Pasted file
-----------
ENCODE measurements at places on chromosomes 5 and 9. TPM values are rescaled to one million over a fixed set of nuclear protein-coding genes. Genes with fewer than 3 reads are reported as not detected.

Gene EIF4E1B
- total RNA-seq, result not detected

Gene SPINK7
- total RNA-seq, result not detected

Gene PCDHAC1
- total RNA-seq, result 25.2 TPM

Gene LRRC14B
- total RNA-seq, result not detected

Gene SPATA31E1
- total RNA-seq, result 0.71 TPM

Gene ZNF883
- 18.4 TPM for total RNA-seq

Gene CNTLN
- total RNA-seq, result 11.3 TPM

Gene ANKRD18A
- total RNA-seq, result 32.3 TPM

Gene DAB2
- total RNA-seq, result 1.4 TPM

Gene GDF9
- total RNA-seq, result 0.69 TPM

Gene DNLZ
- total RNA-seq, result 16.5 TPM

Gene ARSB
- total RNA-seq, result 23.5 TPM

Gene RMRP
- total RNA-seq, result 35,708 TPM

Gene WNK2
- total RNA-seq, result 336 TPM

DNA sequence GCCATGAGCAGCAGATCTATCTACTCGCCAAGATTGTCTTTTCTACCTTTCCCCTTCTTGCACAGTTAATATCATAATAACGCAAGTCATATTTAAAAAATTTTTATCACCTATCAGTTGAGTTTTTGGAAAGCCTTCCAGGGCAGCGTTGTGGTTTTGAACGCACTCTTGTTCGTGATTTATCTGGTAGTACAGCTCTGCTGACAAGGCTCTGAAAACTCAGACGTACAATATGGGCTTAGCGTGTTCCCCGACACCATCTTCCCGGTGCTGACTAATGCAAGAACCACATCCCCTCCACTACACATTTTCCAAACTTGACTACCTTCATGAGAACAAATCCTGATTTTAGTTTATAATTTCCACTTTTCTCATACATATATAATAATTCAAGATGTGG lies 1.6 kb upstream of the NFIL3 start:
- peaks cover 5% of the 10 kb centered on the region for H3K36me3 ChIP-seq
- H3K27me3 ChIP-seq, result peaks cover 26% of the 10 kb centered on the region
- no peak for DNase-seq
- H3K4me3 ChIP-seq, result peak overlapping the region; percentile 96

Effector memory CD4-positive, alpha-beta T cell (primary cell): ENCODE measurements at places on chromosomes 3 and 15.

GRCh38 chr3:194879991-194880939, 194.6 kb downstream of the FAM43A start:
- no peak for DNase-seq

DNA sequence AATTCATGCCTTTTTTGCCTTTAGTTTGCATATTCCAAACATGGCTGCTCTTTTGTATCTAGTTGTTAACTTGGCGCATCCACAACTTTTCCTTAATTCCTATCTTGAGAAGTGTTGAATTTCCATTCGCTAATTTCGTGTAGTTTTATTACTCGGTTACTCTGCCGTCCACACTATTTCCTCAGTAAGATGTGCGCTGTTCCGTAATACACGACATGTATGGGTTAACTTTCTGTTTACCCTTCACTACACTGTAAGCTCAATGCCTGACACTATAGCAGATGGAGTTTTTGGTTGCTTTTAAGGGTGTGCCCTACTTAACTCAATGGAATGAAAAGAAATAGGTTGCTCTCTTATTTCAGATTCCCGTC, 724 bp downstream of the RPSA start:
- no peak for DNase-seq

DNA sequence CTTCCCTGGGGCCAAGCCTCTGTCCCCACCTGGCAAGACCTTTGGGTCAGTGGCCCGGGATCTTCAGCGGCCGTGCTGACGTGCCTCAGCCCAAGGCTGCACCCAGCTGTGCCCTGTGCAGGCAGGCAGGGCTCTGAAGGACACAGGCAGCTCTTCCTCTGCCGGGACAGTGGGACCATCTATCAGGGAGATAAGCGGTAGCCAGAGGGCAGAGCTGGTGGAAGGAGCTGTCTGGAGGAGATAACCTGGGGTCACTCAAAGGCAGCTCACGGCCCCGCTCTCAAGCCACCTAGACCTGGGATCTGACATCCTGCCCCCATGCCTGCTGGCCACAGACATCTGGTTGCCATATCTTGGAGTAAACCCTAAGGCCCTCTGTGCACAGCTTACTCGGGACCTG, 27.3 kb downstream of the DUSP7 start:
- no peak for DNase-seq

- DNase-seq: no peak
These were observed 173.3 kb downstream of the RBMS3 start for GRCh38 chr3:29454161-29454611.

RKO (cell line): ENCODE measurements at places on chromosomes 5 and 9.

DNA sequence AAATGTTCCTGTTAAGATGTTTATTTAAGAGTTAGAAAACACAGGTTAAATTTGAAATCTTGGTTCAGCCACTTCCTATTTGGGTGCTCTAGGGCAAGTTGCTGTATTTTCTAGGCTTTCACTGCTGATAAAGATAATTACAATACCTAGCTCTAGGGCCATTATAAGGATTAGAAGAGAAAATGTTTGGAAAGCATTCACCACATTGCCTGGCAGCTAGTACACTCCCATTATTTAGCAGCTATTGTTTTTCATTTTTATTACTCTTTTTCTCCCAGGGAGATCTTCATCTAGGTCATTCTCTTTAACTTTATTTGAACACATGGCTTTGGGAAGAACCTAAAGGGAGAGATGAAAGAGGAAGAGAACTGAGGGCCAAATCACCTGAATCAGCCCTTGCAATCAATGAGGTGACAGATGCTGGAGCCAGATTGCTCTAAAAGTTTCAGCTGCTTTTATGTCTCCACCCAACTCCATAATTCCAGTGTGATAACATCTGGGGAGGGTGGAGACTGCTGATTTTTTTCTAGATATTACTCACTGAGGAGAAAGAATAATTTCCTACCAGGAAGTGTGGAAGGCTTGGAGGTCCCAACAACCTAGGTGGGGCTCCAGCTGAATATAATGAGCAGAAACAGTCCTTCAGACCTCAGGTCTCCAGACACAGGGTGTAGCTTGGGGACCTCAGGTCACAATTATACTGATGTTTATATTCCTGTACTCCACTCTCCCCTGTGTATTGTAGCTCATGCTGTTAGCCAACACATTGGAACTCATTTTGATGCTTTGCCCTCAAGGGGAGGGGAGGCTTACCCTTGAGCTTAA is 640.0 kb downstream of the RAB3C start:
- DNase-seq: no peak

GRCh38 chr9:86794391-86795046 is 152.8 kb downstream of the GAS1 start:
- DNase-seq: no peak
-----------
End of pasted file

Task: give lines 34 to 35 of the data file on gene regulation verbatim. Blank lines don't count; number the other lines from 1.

- H3K4me3 ChIP-seq, result peak overlapping the region; percentile 96

Effector memory CD4-positive, alpha-beta T cell (primary cell): ENCODE measurements at places on chromosomes 3 and 15.